US politicians aim to boost comms training
US Congressmen Markwayne Mullin and Dave Loebsack have reintroduced bipartisan legislation that would create a program through the Federal Communications Commission (FCC) to establish or expand job training programs for communications tower service, construction and maintenance.
The Communications Jobs Training Act of 2019 would provide up to US$20 million in competitive grants for various universities, community colleges and technical education programs to develop and administer the training.
The Bill has been endorsed by the National Association of Tower Erectors (NATE).
“The need to continually expand broadband internet across our country is greater than ever,” Mullin said. “As that demand increases, we must also have a skilled workforce in place to meet those infrastructure needs. The Communications Jobs Training Act of 2019 will create grant programs for career and technical schools to train workers for the construction, service and maintenance of communications towers.”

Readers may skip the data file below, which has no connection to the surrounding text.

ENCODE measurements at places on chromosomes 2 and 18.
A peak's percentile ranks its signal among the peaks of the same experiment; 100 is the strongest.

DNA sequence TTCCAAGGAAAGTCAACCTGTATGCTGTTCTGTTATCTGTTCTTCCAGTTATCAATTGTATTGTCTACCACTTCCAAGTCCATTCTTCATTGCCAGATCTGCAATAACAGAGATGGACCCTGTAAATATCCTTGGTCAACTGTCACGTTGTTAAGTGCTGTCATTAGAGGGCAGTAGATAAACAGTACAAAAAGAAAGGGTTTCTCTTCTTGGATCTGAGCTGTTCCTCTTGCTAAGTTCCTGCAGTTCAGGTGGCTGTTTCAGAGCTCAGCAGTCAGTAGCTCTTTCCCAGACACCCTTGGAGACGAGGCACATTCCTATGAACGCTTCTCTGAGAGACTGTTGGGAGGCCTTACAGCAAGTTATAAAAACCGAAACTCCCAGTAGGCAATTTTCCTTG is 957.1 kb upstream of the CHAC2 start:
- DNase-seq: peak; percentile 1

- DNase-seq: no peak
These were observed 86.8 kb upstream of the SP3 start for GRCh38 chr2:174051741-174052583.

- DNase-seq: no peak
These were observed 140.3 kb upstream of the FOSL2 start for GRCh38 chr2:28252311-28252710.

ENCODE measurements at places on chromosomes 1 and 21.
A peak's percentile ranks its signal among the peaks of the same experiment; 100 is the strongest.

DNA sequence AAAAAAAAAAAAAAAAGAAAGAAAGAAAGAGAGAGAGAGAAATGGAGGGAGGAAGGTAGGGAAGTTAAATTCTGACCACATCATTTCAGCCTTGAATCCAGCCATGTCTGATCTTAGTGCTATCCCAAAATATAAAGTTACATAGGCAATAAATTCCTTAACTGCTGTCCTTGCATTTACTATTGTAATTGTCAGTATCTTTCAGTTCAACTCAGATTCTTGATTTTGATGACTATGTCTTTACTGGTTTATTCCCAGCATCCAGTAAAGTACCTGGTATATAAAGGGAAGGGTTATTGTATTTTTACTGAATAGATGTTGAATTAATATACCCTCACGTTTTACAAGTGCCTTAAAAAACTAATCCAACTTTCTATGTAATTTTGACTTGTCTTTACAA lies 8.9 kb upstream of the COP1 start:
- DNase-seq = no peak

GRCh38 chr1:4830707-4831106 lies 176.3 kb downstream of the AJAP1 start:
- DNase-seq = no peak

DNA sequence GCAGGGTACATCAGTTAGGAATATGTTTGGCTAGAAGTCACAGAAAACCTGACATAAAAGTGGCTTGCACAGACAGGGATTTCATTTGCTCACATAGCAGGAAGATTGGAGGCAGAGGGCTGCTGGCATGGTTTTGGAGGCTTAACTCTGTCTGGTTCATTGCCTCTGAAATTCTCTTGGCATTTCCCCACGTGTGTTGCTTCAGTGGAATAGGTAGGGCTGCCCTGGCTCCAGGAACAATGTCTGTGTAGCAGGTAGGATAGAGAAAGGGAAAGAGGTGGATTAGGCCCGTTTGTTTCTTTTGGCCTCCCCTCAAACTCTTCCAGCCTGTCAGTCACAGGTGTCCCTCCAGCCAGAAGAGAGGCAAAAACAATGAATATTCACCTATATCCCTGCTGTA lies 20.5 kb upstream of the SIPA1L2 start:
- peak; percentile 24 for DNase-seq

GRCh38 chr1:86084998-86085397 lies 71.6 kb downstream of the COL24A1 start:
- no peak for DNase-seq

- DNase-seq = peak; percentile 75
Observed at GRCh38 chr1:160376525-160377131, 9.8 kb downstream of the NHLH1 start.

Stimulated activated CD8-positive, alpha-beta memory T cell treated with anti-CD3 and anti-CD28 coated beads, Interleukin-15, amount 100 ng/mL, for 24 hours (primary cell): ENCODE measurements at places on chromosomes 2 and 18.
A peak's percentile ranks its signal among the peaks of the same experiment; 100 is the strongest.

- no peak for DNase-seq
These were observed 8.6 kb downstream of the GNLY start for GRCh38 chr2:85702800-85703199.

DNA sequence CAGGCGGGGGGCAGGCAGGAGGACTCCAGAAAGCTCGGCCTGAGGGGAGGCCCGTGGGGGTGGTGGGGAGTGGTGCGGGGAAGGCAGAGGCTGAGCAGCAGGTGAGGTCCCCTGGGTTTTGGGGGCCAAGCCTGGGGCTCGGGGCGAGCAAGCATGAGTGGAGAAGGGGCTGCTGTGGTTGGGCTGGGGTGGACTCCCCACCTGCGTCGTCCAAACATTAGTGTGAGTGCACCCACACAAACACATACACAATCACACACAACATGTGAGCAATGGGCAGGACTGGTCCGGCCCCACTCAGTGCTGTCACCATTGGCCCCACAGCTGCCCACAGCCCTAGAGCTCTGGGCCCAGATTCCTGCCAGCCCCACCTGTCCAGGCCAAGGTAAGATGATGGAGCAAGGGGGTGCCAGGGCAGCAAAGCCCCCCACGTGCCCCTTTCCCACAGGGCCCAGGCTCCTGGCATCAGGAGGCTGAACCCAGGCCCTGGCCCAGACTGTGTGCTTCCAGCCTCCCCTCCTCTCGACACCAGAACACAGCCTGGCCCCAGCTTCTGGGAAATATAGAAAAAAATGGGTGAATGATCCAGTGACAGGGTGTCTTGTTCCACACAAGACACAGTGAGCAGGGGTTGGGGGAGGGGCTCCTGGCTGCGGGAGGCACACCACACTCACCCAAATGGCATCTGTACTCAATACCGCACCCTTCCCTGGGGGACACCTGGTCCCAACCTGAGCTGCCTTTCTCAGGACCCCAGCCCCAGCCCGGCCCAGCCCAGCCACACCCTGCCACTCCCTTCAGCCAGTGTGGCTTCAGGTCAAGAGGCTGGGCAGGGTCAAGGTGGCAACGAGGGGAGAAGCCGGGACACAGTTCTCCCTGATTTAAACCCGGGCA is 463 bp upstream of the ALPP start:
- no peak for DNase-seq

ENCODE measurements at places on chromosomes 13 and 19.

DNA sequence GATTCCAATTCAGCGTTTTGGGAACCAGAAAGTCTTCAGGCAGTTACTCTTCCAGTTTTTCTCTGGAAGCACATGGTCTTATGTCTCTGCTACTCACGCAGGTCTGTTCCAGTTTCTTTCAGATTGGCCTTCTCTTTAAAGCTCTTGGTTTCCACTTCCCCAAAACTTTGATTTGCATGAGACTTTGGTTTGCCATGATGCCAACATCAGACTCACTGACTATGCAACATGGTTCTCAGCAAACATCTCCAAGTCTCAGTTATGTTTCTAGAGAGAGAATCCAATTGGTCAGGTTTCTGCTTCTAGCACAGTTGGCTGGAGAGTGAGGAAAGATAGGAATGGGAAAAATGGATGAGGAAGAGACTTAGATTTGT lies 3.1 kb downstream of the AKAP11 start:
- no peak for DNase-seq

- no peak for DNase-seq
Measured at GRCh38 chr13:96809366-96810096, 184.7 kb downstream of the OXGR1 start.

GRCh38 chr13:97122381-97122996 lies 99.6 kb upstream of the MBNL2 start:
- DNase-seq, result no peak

“As our nation begins to transition to what is known in the wireless industry as 5G, which will bring consumers even faster mobile internet services, we will need to build and retrofit communication towers to be able to handle the new technology,” Loebsack added.
“The National Association of Tower Erectors continues to strongly support the Communications Jobs Training Act, and eagerly looks forward to its enactment in the 116th Congress,” said NATE Chairman Jimmy Miller.
FCC Commissioner Brendan Carr has applauded the move.
“To ensure that America wins the race to 5G, we need to double the number of tower crews that are building this next-generation infrastructure. There is demand for up to 20,000 more tower workers. These are good-paying, 5G jobs,” Carr said in a statement.
“By creating a pipeline of talented tower crews, we can help extend America’s global leadership in wireless.”
The Communications Jobs Training Act of 2019 came as a result of a hearing in the Energy and Commerce Committee’s Communications and Technology Subcommittee, where the importance of having a well-trained workforce was a major theme.
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